With keyboard and mouse, right click on a tile to select it (to change its size or un-pin it). Right-click on the bottom of the screen to bring up all apps, and right-click an app to pin it. Simply drag a tile to move it to another group.

    For further customization, such as customizing logins, start screen colors or designs, setting wifi up, or updating Windows, bring up the charms (flick from the right with touch; win+C with keyboard) and select "settings," then do "change PC settings" at the very bottom.

    Additional Tips:

    See this excellent discussion thread, courtesy of xdaDevelopers site:

    http://forum.xda-developers.com/showthread.php?t=1970464
     
    Last edited by a moderator: Jan 29, 2013
  2. JoeS

    JoeS I'm all ears Senior Member

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    Good idea. There's one on youtube already, but the guys is aiming for 3 minutes so it all sounds a little rushed:
    Learn Windows 8 in 3 minutes (OK, it's really 4) - YouTube

    One thing I didn't see mentioned anywhere else is that you can turn off the left swipe app switching, and instead have a left swipe always bring up the app switcher (like an auto-hiding side taskbar really). To find that, go to start, type 'switching', select 'settings', click on the icon 'allow switching between recent apps'. I turned off the option 'when I swipe...' etc.
     
  3. JoeS

    JoeS I'm all ears Senior Member

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    Another one: use Winkey-tab to switch between all metro apps. Even if the desktop has twenty programs open, Winkey-tab still sees the desktop as 'one app'.
     
  4. dceggert

    dceggert Owner of a TabletPC Museum Senior Member

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    Another one...open up a whole new world with Speech Recognition running. You can start apps directly from anywhere, open the menu, switch to any app or application, etc.
     
  5. Mitlov

    Mitlov Shiny

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    Very useful. I've made this change and I much prefer it. Much better for people who have more than two apps open at once, and much easier to put an inactive app into a snapped sidebar this way. The in-then-out bezel gesture was probably the most annoying gesture to use because it wouldn't always register correctly.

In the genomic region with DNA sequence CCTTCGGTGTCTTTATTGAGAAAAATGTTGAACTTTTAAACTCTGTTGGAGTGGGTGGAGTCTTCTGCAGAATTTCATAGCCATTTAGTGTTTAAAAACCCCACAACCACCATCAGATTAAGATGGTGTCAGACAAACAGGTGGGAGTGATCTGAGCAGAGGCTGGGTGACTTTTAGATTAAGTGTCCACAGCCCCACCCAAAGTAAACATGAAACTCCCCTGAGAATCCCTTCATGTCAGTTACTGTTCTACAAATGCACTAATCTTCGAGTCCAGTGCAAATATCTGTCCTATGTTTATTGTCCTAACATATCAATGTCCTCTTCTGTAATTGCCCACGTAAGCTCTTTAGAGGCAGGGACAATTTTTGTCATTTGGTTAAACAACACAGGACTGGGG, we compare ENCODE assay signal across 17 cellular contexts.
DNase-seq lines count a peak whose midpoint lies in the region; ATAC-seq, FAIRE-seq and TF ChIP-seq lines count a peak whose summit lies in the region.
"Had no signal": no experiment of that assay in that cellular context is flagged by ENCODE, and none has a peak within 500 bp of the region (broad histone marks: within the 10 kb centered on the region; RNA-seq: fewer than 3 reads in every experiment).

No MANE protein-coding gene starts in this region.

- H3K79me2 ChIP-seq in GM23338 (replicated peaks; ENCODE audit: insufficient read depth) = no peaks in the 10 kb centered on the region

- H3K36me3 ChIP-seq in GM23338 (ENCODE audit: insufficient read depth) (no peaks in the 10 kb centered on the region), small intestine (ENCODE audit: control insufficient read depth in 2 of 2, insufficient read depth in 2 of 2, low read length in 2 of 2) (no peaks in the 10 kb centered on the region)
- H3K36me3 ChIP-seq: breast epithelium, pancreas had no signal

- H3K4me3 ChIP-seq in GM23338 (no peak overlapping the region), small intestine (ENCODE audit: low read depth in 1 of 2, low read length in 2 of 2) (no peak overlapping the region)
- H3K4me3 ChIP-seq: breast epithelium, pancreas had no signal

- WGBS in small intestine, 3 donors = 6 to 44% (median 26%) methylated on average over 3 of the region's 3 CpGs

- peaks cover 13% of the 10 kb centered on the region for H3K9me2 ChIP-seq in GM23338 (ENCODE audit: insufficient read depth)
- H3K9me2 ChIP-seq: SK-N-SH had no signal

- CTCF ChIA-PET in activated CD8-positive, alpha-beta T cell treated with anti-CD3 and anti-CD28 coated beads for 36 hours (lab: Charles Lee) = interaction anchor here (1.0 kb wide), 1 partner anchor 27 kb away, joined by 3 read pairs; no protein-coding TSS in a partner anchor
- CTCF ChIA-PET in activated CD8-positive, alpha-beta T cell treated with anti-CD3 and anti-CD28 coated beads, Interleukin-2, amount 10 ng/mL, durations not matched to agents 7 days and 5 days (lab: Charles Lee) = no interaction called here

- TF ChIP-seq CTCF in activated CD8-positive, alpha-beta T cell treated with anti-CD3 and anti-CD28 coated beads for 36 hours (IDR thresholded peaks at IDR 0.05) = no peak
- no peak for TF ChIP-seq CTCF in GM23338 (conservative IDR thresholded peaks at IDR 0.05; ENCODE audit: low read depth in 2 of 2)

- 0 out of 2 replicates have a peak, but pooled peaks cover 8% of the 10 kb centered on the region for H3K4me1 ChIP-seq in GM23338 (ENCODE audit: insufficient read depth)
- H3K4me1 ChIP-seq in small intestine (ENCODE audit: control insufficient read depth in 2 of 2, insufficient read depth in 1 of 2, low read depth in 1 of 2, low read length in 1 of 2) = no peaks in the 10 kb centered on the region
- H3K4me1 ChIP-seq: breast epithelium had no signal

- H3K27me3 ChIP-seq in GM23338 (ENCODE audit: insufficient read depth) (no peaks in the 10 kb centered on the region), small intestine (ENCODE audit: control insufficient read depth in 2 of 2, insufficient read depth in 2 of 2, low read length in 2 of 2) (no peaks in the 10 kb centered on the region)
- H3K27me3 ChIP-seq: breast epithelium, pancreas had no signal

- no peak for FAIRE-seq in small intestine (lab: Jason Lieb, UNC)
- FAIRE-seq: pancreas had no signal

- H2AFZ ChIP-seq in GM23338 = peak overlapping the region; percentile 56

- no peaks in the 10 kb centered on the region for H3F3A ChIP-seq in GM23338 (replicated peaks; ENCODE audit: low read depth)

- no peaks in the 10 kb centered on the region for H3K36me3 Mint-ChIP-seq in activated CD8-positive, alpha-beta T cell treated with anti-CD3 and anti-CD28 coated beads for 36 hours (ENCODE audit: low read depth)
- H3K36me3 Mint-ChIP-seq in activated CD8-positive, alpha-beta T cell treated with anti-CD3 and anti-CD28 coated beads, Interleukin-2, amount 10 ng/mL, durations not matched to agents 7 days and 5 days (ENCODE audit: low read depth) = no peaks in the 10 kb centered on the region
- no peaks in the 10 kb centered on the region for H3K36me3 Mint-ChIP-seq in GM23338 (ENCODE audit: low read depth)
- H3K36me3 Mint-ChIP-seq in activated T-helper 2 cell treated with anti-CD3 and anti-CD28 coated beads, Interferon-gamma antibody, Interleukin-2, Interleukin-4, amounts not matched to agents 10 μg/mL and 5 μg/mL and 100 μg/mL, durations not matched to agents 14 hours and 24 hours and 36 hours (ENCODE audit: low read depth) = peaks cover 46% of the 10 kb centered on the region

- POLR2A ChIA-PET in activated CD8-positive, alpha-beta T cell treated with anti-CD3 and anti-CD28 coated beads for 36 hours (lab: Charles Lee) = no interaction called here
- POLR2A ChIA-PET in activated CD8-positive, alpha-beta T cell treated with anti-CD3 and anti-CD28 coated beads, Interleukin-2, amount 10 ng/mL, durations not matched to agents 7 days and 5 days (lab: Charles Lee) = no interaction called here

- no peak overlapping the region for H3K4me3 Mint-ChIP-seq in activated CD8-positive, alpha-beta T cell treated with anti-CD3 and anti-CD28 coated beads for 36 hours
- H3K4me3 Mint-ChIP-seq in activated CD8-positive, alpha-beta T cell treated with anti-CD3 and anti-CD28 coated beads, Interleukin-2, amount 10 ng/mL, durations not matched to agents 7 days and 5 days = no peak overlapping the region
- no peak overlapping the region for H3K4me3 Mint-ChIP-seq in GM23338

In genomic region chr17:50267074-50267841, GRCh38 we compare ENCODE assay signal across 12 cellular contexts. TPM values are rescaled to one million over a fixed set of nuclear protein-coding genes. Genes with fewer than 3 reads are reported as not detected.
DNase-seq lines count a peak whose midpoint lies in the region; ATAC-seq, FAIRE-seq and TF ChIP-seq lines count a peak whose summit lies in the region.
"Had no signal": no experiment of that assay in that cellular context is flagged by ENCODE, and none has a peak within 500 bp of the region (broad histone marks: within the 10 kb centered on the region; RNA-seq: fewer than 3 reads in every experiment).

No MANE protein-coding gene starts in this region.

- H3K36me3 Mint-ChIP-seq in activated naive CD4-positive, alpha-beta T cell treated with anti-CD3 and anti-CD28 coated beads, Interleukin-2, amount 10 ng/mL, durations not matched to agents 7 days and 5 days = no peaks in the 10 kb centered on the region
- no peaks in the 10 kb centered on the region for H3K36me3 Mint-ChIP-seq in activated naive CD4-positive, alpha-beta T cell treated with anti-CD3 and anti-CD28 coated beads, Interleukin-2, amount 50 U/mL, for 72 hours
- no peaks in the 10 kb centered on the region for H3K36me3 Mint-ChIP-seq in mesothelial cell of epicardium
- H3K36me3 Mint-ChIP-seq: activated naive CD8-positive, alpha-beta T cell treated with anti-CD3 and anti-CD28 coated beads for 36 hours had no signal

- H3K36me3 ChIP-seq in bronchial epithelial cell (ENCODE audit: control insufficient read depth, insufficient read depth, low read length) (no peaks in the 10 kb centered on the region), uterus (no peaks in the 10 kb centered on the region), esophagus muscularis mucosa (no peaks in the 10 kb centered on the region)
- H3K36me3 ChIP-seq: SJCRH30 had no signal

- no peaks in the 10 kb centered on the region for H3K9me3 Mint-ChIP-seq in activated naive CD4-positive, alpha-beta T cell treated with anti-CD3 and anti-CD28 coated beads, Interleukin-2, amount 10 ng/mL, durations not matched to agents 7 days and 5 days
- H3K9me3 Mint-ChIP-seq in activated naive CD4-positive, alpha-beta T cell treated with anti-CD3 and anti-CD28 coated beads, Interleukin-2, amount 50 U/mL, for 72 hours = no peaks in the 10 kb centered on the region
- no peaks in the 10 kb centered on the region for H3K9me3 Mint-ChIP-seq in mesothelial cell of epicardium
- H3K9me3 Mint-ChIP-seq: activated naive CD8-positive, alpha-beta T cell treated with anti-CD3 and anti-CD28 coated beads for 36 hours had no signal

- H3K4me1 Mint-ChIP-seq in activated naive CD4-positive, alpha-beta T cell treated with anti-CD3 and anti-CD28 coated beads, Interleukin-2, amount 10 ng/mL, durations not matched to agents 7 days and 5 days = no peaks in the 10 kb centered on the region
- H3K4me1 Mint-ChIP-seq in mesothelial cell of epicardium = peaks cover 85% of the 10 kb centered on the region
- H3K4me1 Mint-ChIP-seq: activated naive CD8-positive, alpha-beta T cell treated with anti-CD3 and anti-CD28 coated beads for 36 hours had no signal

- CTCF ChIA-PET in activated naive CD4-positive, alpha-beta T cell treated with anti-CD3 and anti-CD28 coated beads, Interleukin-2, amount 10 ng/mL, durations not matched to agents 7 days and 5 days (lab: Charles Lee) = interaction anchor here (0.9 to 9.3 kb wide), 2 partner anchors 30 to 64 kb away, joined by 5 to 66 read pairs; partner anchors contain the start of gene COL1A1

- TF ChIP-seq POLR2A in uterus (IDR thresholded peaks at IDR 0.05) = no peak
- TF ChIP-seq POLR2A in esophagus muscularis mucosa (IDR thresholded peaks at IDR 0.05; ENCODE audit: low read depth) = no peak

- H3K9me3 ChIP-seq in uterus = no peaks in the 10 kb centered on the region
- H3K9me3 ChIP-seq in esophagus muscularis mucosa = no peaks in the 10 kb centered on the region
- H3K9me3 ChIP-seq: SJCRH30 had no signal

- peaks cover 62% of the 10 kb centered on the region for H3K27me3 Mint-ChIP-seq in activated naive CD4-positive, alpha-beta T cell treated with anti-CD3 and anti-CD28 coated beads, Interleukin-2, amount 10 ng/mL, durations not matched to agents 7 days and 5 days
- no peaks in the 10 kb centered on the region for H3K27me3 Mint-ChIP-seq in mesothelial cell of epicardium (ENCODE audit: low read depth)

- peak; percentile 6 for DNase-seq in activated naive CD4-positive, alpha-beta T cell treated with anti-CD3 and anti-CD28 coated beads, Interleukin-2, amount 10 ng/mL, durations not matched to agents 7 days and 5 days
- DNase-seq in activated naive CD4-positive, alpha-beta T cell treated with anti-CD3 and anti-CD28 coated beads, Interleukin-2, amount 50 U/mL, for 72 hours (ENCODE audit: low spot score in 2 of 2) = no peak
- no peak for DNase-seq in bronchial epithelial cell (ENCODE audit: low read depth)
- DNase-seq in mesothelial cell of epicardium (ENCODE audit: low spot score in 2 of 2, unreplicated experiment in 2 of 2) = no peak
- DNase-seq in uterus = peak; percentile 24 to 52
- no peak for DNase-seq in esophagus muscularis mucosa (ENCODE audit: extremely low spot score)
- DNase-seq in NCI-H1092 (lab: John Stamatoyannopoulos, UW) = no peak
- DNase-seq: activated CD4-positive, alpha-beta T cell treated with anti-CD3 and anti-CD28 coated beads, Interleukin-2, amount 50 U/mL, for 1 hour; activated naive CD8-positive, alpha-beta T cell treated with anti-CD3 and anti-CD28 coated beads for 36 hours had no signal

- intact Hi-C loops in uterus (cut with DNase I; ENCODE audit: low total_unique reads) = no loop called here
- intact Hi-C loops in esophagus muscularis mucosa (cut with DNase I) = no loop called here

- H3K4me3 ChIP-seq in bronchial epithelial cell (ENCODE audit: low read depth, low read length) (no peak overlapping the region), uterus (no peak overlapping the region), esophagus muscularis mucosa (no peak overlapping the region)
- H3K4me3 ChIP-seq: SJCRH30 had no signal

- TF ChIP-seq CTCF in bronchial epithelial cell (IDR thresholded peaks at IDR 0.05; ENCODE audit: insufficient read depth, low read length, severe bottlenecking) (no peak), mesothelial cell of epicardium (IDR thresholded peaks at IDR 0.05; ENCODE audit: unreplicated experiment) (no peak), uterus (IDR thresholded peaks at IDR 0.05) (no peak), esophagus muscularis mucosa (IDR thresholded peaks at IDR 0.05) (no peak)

6. JoeS

    JoeS I'm all ears Senior Member

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    Another nice touch: in the settings charm you can swipe up and down across the brightness and volume control icons to change the settings, i.e. you don't need to tap the icon and then try to hit the slider.
     
  7. Mitlov

    Mitlov Shiny

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    Very useful. I'd been wondering how to adjust the brightness without sliding out the keyboard to use the fn+f5 and f6. I'd just been using hardware buttons for volume.
     
  8. JoeS

    JoeS I'm all ears Senior Member

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    Just rediscovered that the touch keyboard allows you to swipe away from many keys to reveal related characters. You don't need to long press. Example: swipe up on the period to type a colon. All available options will be displayed as soon as you swipe. Other example: swipe away from the letter on eight directions to get modified versions of the letter o. Similar to iOS, but without the need to tap and hold (iirc). öh yeah!

    And a second one, by accident I noticed that on the start screen, ctrl-tab toggles between the start screen and the apps list
     
  9. JoeS

    JoeS I'm all ears Senior Member

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    Just noticed that long press on the task bar shows a 'Task manager' option.

    Edit: turns out that this was already possible in Win7.
     
    Last edited: Jan 20, 2013
  10. Steve S

    Steve S Pen Pro - Senior Member Super Moderator

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    This has developed into a useful thread. We'll pin it for now so that it stays visible...
     
    Last edited: Dec 24, 2012